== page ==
|Mr Os Brownlee||1971||New South Wales||Deceased|
|Mr Ross Chenoworth||1971||Victoria||Deceased|
|Mr Albert Hopkins||1971||New South Wales||Deceased|
|Mr Arthur Howard||1971||Victoria||Deceased|
|Mr Max Hill||1971||New South Wales||Deceased|
|Mr Harry Savage||1971||Deceased|
|Mr George Varcoe||1971||Victoria||Deceased|
|Mr Frank Whitebrook||1971||New South Wales||Deceased|
|Mr Phillip Coles||1981||New South Wales|
|Mr Gary Gardner||1994||Queensland||Deceased|
|Mr Graham Johnson||1985||New South Wales|
|Miss Helen Brownlee OAM||1999||New South Wales|
|Mrs Joan Morison OAM||2003||New South Wales||Deceased|
|Mr Jim Murphy||2005||South Australia|
|Ms Danielle Woodward OAM||2014||Victoria|
|Ms Sue Natoli||2015||Victoria|
|Mr Mark O’Brien||2016||South Australia|
In the late 1940’s, Joan joined with Bruce Morison to convene a meeting that established the Youth Hostels Association Canoe Club. The opportunity for YHA members to experience canoeing was provided by thus club up to 1974. In fact, they actually conducted the first NSW Canoe Championships under the auspices of the NSW Canoe Association.
From this early involvement, Joan developed a life-long commitment to canoeing which crossed all disciplines and facets of the sport at local, state and national levels.
With a string background of club and State canoeing administration, Joan was elected to the honorary position of Secretary-General of the Australian Canoe Federation in 1983.
Her vision and enthusiasm for canoeing consolidated the establishment of the first national office in 1986 and her subsequent appointment as the National Executive Director.
Joan worked tirelessly to establish a sound financial base and efficient management procedures, which moved the organisation of canoeing from the kitchen table to a respected sporting administration. This was a period of extensive growth fro canoeing and the result at international level confirmed the credibility of the organisation.
Joan was held in high regard by the Australian Sports Commission and took every opportunity to initiate development proposals and attract increased financial support.
The establishment of the national training centres for Flatwater (Gold Coast) and Slalom (Tasmania) were a direct result of her persistent lobbying to the government.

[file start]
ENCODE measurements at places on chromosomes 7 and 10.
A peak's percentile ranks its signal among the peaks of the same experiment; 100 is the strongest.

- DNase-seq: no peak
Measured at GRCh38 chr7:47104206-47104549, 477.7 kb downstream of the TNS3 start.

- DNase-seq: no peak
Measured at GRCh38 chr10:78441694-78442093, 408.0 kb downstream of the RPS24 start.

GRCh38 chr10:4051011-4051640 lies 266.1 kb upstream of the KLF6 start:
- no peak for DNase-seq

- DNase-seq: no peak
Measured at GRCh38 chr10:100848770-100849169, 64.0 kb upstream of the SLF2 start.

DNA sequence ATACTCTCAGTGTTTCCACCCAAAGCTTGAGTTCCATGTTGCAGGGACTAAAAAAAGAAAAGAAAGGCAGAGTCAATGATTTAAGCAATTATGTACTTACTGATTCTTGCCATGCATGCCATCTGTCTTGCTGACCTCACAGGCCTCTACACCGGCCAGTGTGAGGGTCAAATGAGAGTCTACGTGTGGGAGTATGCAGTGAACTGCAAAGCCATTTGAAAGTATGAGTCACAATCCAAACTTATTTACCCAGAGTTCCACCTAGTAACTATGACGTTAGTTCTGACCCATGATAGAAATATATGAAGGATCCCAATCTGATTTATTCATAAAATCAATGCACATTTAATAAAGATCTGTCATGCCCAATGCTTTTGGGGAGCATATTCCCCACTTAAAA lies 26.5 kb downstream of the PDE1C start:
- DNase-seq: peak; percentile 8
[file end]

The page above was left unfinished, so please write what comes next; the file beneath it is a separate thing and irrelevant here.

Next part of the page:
When Joan stepped down from full-time working 1988, she directed her energy and enthusiasm unto a myriad of voluntary canoeing activities.
From the organisation of state and national events, to the conduct of Board of Canoe Education courses, coaching individual paddlers and competing in marathon canoe events, to working at the 2000 Sydney Olympic canoe/kayak events. Joan has always been in the midst of the action!
In addition, Joan has taken on the role of Honorary Historian for Australian Canoeing, where her knowledge and attention to detail are invaluable assets.
No request for assistance has ever been refused and the good humour and resourcefulness Joan brings to her involvement are wonderful compliments to her passion for the sport.
In every respect, Joan Morison has made an outstanding contribution to Australian Canoeing over an extensive period of time and is a most worth recipient for the honour of Life Membership.
Helen Brownlee was elected as the twelfth Life Member of Australian Canoeing at the 1999 Annual General Meeting. A life membership from Australian Canoeing is a fitting honour for this woman who has dedicated her life to sport and in particular the sport of canoeing.
Involved in canoeing for over thirty years, Helen has devoted her time and resources to serving the sport she was born to. As a young child Helen was introduced to canoeing by her father – Os Brownlee, one of the founding members of the Australian Canoe Federation 50 years ago – though her real involvement began in her teenage years.